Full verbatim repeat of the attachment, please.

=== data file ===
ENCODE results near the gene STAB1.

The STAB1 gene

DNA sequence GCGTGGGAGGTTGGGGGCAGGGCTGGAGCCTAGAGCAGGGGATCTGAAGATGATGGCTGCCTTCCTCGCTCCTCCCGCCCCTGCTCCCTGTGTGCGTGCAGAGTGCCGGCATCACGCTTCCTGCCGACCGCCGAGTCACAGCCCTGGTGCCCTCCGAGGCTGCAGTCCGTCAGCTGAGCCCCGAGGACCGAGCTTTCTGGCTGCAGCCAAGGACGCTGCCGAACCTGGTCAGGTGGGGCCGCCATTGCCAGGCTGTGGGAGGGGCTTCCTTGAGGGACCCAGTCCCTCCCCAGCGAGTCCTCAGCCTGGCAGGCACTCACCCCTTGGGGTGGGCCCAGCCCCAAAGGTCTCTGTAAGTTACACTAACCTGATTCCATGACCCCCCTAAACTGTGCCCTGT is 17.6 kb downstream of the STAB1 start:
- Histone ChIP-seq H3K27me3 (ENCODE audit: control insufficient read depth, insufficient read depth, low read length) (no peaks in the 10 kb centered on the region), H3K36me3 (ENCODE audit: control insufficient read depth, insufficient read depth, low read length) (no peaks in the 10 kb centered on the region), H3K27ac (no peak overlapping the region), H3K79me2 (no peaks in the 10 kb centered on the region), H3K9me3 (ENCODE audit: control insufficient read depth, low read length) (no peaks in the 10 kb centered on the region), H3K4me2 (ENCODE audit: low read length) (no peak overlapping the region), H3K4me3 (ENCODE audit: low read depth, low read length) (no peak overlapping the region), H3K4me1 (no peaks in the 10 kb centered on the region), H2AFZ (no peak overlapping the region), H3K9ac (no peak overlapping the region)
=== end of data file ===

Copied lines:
ENCODE results near the gene STAB1.

The STAB1 gene

DNA sequence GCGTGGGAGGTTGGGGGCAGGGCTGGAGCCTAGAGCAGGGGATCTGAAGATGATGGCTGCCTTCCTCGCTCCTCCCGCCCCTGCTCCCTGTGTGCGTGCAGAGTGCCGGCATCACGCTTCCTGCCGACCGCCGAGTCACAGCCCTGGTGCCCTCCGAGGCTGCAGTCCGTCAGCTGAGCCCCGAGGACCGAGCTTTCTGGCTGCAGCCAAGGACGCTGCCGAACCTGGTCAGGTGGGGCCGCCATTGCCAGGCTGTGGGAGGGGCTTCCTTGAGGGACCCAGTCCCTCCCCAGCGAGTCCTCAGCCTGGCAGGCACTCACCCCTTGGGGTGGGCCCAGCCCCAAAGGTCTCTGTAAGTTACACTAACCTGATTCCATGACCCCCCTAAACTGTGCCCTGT is 17.6 kb downstream of the STAB1 start:
- Histone ChIP-seq H3K27me3 (ENCODE audit: control insufficient read depth, insufficient read depth, low read length) (no peaks in the 10 kb centered on the region), H3K36me3 (ENCODE audit: control insufficient read depth, insufficient read depth, low read length) (no peaks in the 10 kb centered on the region), H3K27ac (no peak overlapping the region), H3K79me2 (no peaks in the 10 kb centered on the region), H3K9me3 (ENCODE audit: control insufficient read depth, low read length) (no peaks in the 10 kb centered on the region), H3K4me2 (ENCODE audit: low read length) (no peak overlapping the region), H3K4me3 (ENCODE audit: low read depth, low read length) (no peak overlapping the region), H3K4me1 (no peaks in the 10 kb centered on the region), H2AFZ (no peak overlapping the region), H3K9ac (no peak overlapping the region)